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Explore FIDO2, a modern authentication standard that replaces traditional passwords with secure and user-friendly methods using public key cryptography and biometrics. Learn about its history, how it works, and its advantages and limitations as it revolutionizes online account access.
FIDO2 is a modern authentication standard that aims to replace traditional username and password authentication methods with stronger, more secure methods that are easier to use. It stands for Fast Identity Online 2.0 and is a standard developed by the FIDO Alliance, an industry consortium focused on creating open standards for strong authentication.
FIDO2 authentication uses a combination of public key cryptography and biometrics to provide secure and easy-to-use authentication. This approach eliminates the need for the user to remember complex passwords and reduces the risk of account takeover through stolen passwords. Instead, FIDO2 relies on a user’s biometric data (such as fingerprints or facial recognition) or a hardware key (such as a USB token) to verify their identity.
FIDO2 authentication is increasingly being adopted by companies and websites as a more secure and convenient way for users to access their accounts.
In this article:
The FIDO Alliance is an industry consortium that was established in 2012 with the goal of creating open authentication standards that are secure, easy to use, and widely adopted. The Alliance’s members include some of the world’s leading technology companies, such as Google, Microsoft, Amazon, and Intel.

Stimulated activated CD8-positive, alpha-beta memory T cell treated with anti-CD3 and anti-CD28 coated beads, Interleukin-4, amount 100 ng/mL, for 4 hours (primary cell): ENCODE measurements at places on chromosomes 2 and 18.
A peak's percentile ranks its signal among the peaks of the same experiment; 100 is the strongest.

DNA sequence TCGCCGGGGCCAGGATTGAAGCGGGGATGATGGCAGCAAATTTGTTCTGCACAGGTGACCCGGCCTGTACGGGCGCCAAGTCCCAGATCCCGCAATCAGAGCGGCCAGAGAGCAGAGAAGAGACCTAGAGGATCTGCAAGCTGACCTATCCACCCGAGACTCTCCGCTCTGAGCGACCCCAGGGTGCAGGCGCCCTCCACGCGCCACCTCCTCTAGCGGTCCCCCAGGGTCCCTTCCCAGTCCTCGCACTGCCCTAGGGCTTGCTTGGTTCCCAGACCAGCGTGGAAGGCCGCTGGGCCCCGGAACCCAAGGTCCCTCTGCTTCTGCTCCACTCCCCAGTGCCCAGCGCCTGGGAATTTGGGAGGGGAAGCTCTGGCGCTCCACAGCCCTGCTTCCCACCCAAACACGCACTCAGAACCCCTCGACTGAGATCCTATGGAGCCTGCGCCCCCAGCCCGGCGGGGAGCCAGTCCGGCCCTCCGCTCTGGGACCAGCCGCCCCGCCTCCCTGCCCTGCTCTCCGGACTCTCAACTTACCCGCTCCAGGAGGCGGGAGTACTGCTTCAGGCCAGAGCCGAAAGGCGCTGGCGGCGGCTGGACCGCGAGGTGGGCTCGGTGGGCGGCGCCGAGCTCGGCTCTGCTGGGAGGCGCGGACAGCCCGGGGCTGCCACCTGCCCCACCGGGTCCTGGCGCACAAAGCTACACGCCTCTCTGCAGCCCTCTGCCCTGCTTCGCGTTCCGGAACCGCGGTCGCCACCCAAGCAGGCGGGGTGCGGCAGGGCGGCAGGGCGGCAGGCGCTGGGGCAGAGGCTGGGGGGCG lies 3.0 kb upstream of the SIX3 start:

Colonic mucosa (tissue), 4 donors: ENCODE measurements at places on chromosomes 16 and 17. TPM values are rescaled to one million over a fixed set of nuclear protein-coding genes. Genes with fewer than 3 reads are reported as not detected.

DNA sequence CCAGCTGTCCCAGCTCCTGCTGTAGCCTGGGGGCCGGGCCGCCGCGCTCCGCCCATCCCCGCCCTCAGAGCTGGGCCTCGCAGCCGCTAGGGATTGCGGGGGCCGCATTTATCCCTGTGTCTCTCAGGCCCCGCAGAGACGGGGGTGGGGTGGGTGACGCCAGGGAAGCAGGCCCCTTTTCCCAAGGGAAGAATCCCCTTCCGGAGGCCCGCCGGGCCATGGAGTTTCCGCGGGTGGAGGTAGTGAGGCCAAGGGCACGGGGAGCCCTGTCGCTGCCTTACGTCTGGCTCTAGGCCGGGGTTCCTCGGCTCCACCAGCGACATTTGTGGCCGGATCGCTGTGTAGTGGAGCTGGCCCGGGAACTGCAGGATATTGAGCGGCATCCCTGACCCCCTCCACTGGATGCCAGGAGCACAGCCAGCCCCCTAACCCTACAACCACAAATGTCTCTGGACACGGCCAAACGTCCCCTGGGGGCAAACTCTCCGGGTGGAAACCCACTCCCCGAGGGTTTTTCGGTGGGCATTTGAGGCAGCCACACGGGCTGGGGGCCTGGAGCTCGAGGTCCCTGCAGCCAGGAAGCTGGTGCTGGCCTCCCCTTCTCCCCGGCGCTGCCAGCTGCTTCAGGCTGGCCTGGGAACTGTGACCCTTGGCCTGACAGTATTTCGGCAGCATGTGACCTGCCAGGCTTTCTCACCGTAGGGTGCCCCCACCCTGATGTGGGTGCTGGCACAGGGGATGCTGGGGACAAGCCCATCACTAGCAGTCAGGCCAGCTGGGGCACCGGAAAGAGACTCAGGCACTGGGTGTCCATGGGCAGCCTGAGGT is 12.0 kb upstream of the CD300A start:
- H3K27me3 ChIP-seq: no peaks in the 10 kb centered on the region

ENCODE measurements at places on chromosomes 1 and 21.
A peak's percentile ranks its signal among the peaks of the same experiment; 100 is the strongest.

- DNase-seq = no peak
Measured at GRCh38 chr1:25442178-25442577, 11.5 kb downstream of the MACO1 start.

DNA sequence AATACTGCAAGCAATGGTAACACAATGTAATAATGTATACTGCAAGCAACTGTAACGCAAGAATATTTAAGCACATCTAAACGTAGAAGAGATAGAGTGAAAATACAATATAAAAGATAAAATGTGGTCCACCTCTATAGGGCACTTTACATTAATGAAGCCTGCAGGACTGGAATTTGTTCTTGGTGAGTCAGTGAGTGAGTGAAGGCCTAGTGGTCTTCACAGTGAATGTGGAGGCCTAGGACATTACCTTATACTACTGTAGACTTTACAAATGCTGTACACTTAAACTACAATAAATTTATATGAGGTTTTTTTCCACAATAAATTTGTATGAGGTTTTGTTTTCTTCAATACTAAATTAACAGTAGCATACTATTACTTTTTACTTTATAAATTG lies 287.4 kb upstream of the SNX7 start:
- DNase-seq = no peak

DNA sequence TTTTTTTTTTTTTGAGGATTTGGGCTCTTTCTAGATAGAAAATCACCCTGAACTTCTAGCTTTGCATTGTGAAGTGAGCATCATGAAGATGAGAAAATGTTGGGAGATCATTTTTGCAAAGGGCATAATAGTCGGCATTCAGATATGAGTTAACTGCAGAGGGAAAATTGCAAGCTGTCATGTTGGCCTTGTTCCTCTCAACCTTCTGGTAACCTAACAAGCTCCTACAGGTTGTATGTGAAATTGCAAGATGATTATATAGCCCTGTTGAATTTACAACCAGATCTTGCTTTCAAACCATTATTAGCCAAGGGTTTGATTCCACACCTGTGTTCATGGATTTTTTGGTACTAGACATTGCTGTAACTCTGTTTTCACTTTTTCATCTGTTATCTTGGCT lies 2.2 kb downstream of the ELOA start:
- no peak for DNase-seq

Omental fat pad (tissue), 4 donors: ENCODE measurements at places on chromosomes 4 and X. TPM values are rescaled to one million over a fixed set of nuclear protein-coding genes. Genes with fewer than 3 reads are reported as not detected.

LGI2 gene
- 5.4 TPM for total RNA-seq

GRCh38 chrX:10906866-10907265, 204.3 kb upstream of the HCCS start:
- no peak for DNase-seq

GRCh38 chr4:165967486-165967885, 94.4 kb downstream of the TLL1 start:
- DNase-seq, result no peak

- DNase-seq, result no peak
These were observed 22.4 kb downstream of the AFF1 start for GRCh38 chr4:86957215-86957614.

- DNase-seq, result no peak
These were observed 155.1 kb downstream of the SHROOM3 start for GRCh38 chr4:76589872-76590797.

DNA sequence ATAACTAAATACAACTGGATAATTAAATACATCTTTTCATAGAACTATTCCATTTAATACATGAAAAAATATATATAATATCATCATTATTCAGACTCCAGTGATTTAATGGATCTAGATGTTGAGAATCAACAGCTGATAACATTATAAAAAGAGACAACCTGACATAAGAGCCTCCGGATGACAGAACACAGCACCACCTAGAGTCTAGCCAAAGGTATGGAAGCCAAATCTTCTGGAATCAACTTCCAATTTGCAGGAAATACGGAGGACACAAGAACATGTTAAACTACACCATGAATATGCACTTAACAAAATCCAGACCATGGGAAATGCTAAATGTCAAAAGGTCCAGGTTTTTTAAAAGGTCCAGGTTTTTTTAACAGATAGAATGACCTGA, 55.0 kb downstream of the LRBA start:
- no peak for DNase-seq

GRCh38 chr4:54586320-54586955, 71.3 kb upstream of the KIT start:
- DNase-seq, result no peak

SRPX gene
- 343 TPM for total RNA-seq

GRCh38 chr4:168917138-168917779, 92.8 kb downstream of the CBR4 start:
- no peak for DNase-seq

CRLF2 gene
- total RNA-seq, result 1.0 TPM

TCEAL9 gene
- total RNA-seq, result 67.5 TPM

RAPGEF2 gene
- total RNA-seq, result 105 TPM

The World Wide Web Consortium (W3C) is a global community that develops open standards for the web. It was founded in 1994 and is led by web inventor Tim Berners-Lee. The W3C’s mission is to ensure the long-term growth and interoperability of the web.
The FIDO Alliance and the W3C collaborated to develop the FIDO2 authentication standard, which was released in 2018. The standard incorporates the W3C’s Web Authentication (WebAuthn) specification, which enables FIDO2-based authentication to be integrated with web browsers.
The collaboration between the FIDO Alliance and the W3C was crucial in creating a widely accepted and interoperable standard for strong authentication. By working together, they were able to create a standard that could be adopted across a wide range of devices, platforms, and services.
With the rise of biometric technology, PayPal and other tech leaders began working on an industry standard for passwordless authentication using public key cryptography.
The FIDO Alliance was founded in July 2012 by six companies: PayPal, Lenovo, Validity Sensors, Nok Nok Labs, Agnitio, and Infineon. The founding members recognized the need for stronger authentication methods and wanted to create an open standard that would improve security and boost the user experience. The FIDO Alliance quickly started growing, attracting members from a range of industries, including technology, finance, and telecommunications:
Over the years, many smart devices have adopted FIDO authentication, including smartphones, laptops, and IoT devices. This adoption has been driven by the FIDO Alliance’s focus on creating standards that are easy to use, secure, and interoperable. As more companies adopt FIDO authentication, it is becoming an increasingly important part of the broader shift towards stronger, more secure authentication methods.
FIDO and FIDO2 are related but different authentication protocols developed by the FIDO Alliance.
FIDO (Fast IDentity Online) is the first set of open authentication standards that the Alliance developed. It includes two protocols: Universal Second Factor (U2F) and Universal Authentication Framework (UAF). U2F allows users to authenticate with a physical security key, such as a USB key, while UAF uses biometric data, such as fingerprints, to authenticate users.